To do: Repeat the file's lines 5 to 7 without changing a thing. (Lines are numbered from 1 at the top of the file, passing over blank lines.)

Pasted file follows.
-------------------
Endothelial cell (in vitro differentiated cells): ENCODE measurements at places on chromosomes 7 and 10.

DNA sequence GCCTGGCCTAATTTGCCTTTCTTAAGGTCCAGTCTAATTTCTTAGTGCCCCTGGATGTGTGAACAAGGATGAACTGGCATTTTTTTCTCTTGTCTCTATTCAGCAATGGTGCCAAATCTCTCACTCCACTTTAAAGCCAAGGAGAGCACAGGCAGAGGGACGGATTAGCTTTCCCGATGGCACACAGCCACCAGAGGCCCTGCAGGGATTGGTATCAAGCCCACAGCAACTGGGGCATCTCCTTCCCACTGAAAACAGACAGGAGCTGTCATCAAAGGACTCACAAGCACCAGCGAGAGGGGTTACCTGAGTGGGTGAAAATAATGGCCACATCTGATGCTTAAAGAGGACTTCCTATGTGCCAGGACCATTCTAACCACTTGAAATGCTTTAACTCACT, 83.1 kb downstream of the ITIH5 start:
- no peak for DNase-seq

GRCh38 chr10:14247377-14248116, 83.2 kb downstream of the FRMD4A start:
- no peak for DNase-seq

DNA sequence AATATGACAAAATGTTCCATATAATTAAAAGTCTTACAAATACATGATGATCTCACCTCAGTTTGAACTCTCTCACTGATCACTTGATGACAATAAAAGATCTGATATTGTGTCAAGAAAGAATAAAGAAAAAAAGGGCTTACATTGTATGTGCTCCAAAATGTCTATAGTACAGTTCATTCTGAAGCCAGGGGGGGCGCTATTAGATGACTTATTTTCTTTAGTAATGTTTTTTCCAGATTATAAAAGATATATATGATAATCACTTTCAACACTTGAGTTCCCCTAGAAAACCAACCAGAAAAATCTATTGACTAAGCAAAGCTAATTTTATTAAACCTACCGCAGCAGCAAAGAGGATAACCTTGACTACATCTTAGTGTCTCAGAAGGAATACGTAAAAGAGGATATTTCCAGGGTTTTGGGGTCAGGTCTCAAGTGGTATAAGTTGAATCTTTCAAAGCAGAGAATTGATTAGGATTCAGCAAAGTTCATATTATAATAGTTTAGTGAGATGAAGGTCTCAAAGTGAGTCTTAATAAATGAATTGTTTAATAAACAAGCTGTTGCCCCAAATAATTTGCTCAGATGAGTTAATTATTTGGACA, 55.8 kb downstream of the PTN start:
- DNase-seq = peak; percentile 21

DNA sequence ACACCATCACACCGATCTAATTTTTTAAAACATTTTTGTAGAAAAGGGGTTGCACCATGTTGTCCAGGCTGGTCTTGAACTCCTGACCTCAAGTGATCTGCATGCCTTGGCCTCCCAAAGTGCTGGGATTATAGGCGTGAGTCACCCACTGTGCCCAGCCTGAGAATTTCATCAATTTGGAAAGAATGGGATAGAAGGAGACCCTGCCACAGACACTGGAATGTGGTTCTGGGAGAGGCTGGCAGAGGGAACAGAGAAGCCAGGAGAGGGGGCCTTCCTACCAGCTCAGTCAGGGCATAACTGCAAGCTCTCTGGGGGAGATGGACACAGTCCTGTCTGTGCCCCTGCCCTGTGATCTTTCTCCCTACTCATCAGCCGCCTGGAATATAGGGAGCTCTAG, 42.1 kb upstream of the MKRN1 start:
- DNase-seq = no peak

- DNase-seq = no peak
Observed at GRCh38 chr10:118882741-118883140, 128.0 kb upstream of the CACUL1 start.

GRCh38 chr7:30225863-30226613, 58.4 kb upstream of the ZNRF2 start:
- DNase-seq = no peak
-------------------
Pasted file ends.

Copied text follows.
- no peak for DNase-seq

DNA sequence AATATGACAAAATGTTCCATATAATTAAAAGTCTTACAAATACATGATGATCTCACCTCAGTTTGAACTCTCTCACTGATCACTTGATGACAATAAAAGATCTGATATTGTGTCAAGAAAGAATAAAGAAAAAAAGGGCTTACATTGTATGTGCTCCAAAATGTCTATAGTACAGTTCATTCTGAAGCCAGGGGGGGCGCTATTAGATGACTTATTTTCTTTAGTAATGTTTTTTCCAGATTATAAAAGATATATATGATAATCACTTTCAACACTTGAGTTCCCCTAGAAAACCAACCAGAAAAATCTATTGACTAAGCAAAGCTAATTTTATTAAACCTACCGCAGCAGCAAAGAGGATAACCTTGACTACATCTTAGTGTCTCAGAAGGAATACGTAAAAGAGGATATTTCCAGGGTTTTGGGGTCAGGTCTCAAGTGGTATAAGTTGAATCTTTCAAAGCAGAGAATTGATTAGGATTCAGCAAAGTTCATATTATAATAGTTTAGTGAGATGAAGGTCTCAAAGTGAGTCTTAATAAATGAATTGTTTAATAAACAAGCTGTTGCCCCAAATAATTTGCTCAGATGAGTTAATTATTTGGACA, 55.8 kb downstream of the PTN start:
- DNase-seq = peak; percentile 21